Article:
AWS Glue
Developer Guide

Tutorial: Set Up a Development Endpoint and Notebook to Author ETL Scripts Interactively

The goal of this tutorial is to create an environment in which you can create ETL (extract, transform, and load) scripts that can easily be ported to run as AWS Glue jobs. AWS Glue lets you create a development endpoint, spin up an Amazon EC2 cluster to run Apache Zeppelin notebooks, and create and test AWS Glue scripts. In this scenario, you query publicly available airline flight data.

The following concepts can help you understand the steps in this tutorial.

  • A development endpoint is set up similar to the AWS Glue serverless environment. When you use a development endpoint, you can develop ETL scripts that can be ported to run using AWS Glue.

  • One use of this endpoint is to create a notebook. An Apache Zeppelin notebook is a web-based notebook that enables interactive data analytics. The Zeppelin notebook is provisioned on an Amazon EC2 instance with access to AWS Glue libraries. Charges for using Amazon EC2 are separate from AWS Glue. You can view your Amazon EC2 instances in the Amazon EC2 console (

    An AWS CloudFormation stack is used to create the environment for the notebook. You can view the AWS CloudFormation stack in the AWS CloudFormation console (

In this example, you create a development endpoint that can be used to query flight data that is stored in Amazon Simple Storage Service (Amazon S3).


  • Set up your environment to use development endpoints and notebook servers. For more information, see Setting Up Your Environment for Development Endpoints.

  • Sign in to the AWS Management Console and open the AWS Glue console at

  • Run a crawler to catalog the flights public data set located at s3://athena-examples/flight/parquet/).

  • For more information about creating crawlers, see the Add crawler tutorial on the AWS Glue console. Configure the crawler to create tables in a database named flightsdb. Also define the table name prefix as flights. When the crawler run completes, verify that the flightsparquet table is available in your AWS Glue Data Catalog.


The flight table data comes from Flights data provided by the U.S. Department of Transportation, Bureau of Transportation Statistics. Desaturated from original.

Step 1: To Create a Development Endpoint

  1. In the AWS Glue console, navigate to the development endpoints list. Choose Add endpoint.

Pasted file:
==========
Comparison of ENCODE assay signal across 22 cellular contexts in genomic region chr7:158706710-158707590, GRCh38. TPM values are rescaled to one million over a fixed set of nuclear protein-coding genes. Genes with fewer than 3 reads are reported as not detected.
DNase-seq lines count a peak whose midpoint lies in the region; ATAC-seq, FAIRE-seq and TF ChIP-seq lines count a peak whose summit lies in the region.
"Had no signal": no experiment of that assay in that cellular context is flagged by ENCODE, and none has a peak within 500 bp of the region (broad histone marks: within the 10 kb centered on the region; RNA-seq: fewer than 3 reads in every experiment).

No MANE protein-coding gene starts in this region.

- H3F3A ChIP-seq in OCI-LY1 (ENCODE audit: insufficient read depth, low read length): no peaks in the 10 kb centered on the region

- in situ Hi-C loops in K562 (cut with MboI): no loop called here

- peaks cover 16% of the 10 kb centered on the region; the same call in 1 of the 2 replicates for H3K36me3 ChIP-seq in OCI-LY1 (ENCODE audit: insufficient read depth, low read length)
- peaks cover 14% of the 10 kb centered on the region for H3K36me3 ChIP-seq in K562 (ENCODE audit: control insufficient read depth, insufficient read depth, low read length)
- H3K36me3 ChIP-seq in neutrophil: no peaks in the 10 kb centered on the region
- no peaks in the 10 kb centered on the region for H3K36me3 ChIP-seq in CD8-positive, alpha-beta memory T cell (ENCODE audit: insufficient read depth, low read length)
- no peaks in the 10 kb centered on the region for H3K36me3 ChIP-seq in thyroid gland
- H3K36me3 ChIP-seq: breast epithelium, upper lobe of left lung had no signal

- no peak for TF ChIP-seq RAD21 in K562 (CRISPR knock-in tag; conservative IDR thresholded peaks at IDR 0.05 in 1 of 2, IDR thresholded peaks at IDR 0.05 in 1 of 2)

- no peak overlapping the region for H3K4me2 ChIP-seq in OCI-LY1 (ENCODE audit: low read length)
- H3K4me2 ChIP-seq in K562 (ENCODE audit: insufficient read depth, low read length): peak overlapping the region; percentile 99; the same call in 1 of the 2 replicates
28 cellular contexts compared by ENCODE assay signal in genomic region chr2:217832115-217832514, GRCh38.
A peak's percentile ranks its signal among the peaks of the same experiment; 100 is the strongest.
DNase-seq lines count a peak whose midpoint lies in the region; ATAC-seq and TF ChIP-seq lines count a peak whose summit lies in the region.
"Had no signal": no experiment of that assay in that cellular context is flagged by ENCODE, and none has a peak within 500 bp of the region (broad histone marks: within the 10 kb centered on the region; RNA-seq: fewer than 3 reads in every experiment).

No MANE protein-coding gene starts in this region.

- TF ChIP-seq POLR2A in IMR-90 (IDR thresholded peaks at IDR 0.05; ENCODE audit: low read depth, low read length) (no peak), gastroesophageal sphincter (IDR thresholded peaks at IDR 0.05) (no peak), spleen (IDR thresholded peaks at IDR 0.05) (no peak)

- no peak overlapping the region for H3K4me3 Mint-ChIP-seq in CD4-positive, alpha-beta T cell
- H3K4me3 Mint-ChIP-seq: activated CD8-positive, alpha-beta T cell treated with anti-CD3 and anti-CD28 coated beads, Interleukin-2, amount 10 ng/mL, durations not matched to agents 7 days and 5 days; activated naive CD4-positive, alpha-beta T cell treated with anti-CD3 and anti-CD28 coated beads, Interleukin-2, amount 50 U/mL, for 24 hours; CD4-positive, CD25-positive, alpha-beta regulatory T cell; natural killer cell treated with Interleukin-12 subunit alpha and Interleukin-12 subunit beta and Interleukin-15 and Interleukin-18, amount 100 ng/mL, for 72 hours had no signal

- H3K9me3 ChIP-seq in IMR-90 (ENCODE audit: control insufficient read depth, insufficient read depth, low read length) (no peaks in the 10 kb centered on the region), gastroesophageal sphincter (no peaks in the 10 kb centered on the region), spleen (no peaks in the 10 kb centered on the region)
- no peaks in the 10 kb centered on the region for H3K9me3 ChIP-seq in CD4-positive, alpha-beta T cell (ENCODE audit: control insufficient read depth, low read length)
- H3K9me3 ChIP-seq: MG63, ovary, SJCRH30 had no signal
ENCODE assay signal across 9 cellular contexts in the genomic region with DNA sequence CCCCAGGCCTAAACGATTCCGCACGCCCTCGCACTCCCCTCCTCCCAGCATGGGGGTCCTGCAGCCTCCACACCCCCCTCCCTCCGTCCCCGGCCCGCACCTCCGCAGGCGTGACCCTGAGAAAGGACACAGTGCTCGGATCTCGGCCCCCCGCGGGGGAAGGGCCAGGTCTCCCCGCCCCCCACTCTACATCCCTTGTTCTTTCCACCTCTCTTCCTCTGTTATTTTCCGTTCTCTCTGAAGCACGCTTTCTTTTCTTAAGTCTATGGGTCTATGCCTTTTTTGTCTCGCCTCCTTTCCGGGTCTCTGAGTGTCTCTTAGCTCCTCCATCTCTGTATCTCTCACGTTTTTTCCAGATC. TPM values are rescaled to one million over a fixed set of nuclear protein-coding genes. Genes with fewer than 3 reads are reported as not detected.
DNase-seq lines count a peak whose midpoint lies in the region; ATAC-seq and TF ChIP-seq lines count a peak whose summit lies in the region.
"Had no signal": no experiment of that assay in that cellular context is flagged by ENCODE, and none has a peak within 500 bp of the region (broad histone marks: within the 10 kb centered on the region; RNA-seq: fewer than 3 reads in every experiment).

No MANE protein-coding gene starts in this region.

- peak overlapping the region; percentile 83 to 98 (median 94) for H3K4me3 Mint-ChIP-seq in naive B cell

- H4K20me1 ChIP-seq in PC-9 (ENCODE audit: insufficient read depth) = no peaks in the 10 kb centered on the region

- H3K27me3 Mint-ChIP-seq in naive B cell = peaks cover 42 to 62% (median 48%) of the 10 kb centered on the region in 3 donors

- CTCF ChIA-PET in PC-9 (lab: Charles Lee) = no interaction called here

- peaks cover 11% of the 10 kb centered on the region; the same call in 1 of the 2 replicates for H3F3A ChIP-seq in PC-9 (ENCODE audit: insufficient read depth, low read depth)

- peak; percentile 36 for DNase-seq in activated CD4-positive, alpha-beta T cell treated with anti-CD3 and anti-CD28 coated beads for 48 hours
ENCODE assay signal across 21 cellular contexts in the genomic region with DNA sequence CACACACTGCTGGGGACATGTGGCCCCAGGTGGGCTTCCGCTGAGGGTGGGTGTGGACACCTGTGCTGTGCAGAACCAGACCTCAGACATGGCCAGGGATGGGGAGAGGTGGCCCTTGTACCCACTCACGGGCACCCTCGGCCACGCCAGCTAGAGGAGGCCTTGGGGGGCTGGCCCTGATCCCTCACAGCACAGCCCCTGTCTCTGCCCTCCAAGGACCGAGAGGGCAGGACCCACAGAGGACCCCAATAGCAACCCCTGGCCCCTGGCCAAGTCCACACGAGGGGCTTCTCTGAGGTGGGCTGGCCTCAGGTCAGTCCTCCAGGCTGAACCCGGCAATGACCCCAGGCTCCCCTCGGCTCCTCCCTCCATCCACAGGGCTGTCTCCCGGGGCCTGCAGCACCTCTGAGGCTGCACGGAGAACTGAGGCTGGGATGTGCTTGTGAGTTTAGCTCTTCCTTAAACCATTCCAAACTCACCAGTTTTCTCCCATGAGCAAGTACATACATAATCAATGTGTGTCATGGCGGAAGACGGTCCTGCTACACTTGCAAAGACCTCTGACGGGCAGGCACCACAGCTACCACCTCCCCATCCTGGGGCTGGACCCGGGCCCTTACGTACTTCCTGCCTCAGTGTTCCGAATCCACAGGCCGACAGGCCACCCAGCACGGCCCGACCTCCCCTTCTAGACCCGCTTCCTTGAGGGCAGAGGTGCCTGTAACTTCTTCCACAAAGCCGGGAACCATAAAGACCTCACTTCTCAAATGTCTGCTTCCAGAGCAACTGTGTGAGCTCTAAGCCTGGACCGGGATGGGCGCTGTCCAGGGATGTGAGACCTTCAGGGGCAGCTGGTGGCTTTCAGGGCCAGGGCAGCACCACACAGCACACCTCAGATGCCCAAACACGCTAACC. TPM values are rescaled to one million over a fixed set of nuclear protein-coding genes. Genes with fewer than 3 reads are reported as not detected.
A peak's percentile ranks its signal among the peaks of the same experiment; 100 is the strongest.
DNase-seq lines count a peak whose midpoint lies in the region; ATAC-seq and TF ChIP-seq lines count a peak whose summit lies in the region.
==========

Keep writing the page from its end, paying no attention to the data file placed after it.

2. Specify an endpoint name; for example, demo-endpoint.

  3. Choose an IAM role with permissions similar to the IAM role that you use to run AWS Glue ETL jobs. For more information, see Step 2: Create an IAM Role for AWS Glue.

  4. Specify an Amazon VPC, a subnet, and security groups. This information is used to create a development endpoint to securely connect to your data resources and issue Apache Spark commands. Consider the following suggestions when filling in the properties of your endpoint:

    • If you already set up a connection to your data stores, you can use the same connection to determine the Amazon VPC, subnet, and security groups for your development endpoint. Otherwise, specify these parameters individually.

    • Ensure that your Amazon VPC has Edit DNS hostnames set to yes. This parameter can be set in the Amazon VPC console ( For more information, see Setting Up DNS in Your VPC.

    • For this tutorial, ensure that the Amazon VPC you select has an Amazon S3 VPC endpoint. For information about how to create an Amazon S3 VPC endpoint, see Amazon VPC Endpoints for Amazon S3.

    • Select a public subnet for your development endpoint. You can make a subnet a public subnet by adding a route to an internet gateway. For IPv4 traffic, create a route with Destination and Target the internet gateway ID. Your subnet’s route table should be associated with an internet gateway, not a NAT gateway. This information can be set in the Amazon VPC console ( For example:

                                    An example of a route table with an internet

      For more information, see Route tables for Internet Gateways. For information about how to create an internet gateway, see Internet Gateways.

    • Ensure that you choose a security group that has an inbound self-reference rule. This information can be set in the Amazon VPC console ( For example:

                                    An example of a self-referencing inbound rule.

      For more information about how to set up your subnet, see Setting Up Your Environment for Development Endpoints.

    • The public SSH key that you use for your development endpoint should not be an Amazon EC2 key pair. Generate the key with ssh-keygen, which typically can be found in a bash shell on a Mac or Git for Windows. The key is a 2048-bit SSH-2 RSA key.

  5. Choose Create. After the development endpoint is created, wait for its provisioning status to move to Ready. Then proceed to the next step.

Step 2: To Create an Apache Zeppelin Notebook Server